Sprint v. Cogent, some clarity & facts

Florian Weimer fw at deneb.enyo.de
Mon Nov 3 19:01:05 UTC 2008

* Valdis Kletnieks:

> On Mon, 03 Nov 2008 10:26:59 +0100, Florian Weimer said:
>> * Patrick W. Gilmore:
>> > 3. Standard transit contracts do not guarantee full connectivity
>> If this were true, why would end users (or, more generally, not
>> significantly multi-homed networks) buy transit from such networks?
> Quite frankly, if any potential transit provider tried to make
> noises about being able to *guarantee* full connectivity, I'd show
> him the door.

Obviously, nothing won't stop them from disconnecting customers which
are not sufficiently multi-homed, which might adversely affect me,
independently of the size of the disconnected network or the nature of
the dispute.

That being said, there's a difference between disconnecting a customer
and making sure, through action or inaction, that their network is no
longer reachable from yours.  I'd need to litigate to be sure, but I
think the latter actually violates contracts we have at work.

> Consider the average length of an AS path.

Well, in this context, the affected AS paths are really, really
short. 8-)

> Now consider that your AS is at one end, your transit provider is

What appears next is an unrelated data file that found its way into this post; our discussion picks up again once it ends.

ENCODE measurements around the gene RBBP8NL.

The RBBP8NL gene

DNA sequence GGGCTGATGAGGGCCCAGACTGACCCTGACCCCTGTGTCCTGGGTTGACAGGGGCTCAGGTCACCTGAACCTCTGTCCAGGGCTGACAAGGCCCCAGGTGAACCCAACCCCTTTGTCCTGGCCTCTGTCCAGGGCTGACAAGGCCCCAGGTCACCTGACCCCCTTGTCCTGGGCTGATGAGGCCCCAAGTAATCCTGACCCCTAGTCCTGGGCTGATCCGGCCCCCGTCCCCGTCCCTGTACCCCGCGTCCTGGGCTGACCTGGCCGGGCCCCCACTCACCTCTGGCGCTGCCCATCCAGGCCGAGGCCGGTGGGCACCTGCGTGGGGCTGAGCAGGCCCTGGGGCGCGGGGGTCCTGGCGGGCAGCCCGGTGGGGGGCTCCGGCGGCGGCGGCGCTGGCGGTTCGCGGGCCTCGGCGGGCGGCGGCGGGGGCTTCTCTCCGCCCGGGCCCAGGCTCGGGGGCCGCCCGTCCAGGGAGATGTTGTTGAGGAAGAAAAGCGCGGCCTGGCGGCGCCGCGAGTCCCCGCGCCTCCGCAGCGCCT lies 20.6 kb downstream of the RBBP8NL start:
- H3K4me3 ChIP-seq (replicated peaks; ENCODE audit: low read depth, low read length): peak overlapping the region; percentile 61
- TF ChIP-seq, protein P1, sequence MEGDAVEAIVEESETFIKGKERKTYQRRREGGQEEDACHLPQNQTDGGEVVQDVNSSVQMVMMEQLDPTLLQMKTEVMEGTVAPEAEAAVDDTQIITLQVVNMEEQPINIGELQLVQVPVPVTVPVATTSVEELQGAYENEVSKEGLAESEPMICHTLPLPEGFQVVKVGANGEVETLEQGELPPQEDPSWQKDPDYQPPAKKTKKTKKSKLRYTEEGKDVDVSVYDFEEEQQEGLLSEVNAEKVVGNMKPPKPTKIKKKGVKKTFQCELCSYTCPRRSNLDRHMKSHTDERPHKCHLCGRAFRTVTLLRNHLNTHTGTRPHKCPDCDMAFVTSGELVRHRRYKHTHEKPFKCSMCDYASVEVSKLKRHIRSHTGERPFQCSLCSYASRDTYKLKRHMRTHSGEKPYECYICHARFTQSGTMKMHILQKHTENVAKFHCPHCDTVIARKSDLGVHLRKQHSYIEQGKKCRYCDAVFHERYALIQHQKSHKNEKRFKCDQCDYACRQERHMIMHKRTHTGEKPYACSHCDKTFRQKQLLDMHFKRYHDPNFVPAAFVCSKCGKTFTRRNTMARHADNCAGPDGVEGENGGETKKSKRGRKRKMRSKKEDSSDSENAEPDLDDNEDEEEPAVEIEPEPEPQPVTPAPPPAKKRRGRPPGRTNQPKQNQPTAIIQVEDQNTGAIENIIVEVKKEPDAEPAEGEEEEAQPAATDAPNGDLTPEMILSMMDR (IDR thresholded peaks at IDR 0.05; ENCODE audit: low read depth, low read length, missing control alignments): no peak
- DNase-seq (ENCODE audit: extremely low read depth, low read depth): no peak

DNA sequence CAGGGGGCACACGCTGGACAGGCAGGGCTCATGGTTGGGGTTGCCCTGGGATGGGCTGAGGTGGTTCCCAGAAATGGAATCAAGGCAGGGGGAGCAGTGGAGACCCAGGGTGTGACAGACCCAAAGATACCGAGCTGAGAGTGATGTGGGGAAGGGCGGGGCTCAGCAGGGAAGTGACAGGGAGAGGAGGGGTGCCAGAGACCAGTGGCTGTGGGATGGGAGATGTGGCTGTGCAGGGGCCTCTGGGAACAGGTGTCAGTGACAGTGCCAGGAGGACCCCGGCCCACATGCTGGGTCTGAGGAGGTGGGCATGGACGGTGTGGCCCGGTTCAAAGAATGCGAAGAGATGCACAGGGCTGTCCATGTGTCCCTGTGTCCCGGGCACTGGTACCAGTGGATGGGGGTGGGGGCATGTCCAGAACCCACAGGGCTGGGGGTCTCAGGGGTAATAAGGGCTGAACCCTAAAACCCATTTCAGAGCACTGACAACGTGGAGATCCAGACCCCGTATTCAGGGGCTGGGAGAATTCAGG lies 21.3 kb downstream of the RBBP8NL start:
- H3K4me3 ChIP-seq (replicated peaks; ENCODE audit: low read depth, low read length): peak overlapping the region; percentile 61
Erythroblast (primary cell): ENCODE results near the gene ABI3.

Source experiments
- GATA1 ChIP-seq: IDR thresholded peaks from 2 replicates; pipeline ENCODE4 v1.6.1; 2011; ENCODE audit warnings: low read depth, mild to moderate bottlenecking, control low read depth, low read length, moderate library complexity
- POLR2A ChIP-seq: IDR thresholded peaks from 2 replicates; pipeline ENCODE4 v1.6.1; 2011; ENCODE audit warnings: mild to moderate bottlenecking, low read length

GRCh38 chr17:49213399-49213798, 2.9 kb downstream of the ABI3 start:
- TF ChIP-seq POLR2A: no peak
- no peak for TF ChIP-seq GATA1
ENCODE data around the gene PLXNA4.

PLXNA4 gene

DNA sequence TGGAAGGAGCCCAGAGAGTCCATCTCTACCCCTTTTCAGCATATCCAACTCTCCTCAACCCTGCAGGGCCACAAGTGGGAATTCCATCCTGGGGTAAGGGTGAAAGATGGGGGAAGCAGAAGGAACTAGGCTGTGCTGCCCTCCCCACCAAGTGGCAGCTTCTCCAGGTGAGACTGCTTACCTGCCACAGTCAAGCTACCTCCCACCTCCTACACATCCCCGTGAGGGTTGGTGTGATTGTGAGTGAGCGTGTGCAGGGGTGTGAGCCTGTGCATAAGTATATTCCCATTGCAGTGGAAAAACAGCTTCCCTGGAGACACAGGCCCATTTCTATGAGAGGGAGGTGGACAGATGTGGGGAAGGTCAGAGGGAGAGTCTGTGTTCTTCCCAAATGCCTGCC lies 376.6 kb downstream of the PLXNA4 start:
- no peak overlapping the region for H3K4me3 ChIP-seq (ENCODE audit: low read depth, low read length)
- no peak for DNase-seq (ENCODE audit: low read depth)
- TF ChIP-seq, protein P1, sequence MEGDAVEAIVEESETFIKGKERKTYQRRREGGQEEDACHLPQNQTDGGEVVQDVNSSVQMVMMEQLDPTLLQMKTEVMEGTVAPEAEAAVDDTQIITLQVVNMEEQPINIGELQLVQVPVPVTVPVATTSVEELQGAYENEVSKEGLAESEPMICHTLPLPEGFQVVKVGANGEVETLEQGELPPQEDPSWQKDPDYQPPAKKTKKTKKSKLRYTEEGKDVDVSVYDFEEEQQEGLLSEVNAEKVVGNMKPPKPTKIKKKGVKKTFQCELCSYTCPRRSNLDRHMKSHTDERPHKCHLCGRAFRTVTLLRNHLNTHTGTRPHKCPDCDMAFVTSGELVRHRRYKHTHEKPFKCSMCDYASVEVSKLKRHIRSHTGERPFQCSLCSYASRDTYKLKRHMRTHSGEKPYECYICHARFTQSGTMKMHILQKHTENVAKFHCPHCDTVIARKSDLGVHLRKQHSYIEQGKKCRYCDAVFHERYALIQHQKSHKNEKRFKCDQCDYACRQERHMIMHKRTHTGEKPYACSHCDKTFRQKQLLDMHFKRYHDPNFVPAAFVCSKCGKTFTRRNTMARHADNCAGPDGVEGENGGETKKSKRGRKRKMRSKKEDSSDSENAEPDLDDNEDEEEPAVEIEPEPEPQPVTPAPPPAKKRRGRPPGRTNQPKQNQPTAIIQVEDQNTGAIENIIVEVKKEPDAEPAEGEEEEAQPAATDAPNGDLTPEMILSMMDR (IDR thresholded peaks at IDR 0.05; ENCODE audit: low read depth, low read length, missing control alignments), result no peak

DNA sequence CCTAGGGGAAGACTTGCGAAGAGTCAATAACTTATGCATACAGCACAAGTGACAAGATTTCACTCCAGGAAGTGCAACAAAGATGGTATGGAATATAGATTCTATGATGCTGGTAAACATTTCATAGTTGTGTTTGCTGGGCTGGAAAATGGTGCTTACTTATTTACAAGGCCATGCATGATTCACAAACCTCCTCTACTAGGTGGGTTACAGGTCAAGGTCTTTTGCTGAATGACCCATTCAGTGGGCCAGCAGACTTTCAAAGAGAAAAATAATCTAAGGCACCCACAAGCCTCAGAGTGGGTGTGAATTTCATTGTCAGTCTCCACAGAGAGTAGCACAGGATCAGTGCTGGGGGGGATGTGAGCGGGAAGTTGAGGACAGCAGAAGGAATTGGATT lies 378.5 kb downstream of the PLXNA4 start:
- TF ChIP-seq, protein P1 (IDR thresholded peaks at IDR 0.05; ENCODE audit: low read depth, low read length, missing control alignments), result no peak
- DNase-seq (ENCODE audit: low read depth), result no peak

> the next hop - and there's often 5 or 6 or more AS hops past that.
> And that potential transit provider has absolutely *no* control over
> what some backhoe just did to connectivity 4 AS down the path...

There's a difference between random events such as backhoes and
self-inflicting damage as the result of DSWs.

> For example, look at the traceroute from my desktop to where your mail
> originated:

I expect LF.net to isolate me from the results of those wars, both by
making the right decisions in advance, and to act to correct problems
when they arise.  This hasn't always been possible.  For instance,
during one of the European routing wars in the 90s, I couldn't reach
ftp.funet.fi for a couple of days.

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